So they reviewed the literature and what they found is what those of us in the field have known for some time “Heat therapy appears to be an effective intervention to improve blood pressure and vascular function in adults with and without existing CVD. Early evidence shows that heat therapy might also reduce arterial stiffness and enhance cutaneous microvascular function.”(1) There are some limitations to the study of course, but it’s still very promising and the details of how it works will continue to be determined over the coming years.
So, what does this mean for you if you have cardiovascular or metabolic issues such as hypertension?
Using tools such as a near infrared sauna may be very helpful for your long-term health and well-being.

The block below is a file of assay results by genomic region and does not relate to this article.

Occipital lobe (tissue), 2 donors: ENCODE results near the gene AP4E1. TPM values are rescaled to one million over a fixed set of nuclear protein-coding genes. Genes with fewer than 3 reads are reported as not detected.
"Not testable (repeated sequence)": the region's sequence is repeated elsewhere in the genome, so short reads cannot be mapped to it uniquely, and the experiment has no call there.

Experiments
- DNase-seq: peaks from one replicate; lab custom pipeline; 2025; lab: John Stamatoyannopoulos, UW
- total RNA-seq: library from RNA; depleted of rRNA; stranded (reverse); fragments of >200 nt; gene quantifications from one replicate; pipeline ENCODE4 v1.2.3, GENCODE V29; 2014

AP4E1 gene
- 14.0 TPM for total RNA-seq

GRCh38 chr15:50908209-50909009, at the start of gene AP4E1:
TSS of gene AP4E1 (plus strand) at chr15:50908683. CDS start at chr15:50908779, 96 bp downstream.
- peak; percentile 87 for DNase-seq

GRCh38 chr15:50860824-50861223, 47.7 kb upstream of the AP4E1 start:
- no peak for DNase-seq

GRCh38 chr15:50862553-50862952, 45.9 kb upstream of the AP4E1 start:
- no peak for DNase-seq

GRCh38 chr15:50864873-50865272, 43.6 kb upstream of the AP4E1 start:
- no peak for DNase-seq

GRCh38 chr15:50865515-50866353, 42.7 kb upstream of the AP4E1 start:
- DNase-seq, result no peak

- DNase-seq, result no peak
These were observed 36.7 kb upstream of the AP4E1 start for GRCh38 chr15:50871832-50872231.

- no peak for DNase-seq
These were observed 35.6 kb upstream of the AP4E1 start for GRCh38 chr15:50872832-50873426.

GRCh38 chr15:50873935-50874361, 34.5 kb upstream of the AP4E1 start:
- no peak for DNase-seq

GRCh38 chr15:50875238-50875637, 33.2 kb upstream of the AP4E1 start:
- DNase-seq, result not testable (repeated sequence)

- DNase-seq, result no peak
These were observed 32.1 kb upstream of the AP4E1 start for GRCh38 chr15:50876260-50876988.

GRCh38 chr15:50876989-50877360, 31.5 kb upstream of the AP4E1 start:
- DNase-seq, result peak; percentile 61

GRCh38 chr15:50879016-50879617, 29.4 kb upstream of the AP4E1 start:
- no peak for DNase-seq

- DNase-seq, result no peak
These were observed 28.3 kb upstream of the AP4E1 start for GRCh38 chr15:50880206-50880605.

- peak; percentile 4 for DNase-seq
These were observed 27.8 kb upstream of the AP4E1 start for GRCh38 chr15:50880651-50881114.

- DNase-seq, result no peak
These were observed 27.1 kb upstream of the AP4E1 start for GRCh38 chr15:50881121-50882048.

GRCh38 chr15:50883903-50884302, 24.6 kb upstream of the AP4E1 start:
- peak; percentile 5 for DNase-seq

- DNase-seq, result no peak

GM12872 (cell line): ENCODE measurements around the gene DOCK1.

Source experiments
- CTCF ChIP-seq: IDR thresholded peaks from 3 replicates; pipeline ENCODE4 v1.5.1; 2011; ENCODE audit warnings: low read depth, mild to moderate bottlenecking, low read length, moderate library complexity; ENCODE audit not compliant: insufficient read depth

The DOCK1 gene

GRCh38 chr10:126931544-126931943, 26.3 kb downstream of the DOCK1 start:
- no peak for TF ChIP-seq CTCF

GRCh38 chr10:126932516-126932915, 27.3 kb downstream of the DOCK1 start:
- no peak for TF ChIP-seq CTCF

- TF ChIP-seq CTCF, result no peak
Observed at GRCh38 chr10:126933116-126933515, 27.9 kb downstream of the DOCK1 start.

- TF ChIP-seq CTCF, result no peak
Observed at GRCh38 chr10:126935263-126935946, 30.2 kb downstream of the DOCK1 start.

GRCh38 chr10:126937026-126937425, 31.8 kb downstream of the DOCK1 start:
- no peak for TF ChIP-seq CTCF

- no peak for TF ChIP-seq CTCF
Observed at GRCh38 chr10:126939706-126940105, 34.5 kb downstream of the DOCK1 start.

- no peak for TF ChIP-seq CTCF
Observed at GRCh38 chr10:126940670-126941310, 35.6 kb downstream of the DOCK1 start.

Saunas, in general, have been found to
Here are some practical tips for incorporating near infrared sauna sessions into a home based wellness routine:
- Frequency and duration. PICK A TIME. Start with shorter sessions, typically around 10-15 minutes, and gradually increase the duration as your body adjusts. Aim for 2-3 sauna sessions per week to maintain a regular practice. However, the research is clear that to maximise the cardiovascular benefits 4-6 times per week is best. It is critical to listen to your body though and not overdo things.
- Home Use. Like many things if it’s not easy to use you won’t use it. Having to travel 15 minutes to a sauna, and 15 back will eventually become a hassle and you will likely start to skip sessions. If you have one in your home you are much more likely to use it. Fortunately, there are inexpensive home saunas such as sauna blankets and near infrared saunas that can be used for heat therapy.